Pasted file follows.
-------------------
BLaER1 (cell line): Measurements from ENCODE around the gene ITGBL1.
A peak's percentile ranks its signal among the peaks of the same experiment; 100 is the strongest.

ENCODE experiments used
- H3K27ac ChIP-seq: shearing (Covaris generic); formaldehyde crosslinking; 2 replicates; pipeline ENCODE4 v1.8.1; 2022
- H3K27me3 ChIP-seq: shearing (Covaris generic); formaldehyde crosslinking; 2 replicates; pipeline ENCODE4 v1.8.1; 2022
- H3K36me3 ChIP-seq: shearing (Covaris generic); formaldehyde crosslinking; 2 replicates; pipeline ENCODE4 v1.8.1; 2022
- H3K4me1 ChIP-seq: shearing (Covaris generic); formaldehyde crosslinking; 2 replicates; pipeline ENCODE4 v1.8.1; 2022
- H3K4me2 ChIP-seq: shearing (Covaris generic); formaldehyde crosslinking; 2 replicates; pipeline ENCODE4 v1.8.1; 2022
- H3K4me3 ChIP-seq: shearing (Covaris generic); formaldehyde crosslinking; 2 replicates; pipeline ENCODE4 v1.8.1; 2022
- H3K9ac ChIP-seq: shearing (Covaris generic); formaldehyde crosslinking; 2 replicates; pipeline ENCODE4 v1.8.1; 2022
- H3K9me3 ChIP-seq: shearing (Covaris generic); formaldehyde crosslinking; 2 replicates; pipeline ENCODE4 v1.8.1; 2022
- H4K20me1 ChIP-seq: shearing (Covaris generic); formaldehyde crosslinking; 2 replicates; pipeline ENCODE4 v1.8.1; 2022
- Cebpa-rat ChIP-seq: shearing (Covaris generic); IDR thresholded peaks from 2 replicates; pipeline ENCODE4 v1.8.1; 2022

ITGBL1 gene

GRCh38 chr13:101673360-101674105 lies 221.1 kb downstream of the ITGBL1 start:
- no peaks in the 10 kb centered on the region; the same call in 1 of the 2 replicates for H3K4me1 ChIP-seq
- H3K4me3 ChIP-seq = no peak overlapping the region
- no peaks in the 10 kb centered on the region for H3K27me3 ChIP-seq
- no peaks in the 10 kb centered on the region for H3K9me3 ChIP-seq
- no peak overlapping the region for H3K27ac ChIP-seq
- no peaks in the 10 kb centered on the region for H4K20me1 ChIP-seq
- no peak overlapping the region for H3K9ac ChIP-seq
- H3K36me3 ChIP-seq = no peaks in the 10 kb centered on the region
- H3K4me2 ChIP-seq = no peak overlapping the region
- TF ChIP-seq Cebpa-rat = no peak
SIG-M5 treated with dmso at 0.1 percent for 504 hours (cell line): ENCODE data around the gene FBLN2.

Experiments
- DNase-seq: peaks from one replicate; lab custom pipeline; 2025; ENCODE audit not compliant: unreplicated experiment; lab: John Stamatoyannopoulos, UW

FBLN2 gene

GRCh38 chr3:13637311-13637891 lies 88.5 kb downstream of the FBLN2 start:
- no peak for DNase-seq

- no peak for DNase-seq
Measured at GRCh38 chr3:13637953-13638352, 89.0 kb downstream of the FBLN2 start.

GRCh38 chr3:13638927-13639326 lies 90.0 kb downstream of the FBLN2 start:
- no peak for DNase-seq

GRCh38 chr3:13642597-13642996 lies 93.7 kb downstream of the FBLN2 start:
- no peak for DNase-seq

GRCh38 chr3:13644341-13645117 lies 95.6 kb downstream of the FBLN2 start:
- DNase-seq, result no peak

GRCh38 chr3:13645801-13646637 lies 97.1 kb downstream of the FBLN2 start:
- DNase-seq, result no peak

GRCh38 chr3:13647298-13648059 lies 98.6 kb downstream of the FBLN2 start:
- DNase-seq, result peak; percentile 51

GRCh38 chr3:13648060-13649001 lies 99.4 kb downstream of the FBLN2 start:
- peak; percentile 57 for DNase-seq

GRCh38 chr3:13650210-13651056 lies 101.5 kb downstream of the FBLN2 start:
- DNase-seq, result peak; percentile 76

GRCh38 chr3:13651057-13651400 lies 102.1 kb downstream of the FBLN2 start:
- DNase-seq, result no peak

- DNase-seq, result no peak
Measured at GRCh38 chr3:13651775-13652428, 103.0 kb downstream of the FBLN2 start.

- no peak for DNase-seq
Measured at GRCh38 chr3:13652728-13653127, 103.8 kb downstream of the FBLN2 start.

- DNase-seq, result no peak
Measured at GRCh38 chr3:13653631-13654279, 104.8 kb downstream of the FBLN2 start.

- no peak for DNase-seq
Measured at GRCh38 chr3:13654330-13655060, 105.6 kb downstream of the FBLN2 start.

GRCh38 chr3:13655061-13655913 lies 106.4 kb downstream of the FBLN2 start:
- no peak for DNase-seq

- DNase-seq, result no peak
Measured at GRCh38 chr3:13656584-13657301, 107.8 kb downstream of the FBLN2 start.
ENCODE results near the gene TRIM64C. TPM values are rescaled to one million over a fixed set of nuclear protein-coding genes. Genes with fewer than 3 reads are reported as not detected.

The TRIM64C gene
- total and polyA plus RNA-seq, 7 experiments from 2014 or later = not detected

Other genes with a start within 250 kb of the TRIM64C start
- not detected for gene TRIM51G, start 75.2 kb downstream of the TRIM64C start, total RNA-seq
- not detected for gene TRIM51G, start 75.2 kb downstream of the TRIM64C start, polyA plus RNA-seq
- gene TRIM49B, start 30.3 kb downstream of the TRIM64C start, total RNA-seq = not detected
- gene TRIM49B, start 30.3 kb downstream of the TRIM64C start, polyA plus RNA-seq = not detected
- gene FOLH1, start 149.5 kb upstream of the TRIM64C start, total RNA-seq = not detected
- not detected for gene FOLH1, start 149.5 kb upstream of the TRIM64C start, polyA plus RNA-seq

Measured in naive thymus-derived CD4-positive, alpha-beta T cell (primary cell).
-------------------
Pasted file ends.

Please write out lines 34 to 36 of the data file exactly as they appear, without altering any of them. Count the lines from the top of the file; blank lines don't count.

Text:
GRCh38 chr3:13638927-13639326 lies 90.0 kb downstream of the FBLN2 start:
- no peak for DNase-seq

GRCh38 chr3:13642597-13642996 lies 93.7 kb downstream of the FBLN2 start: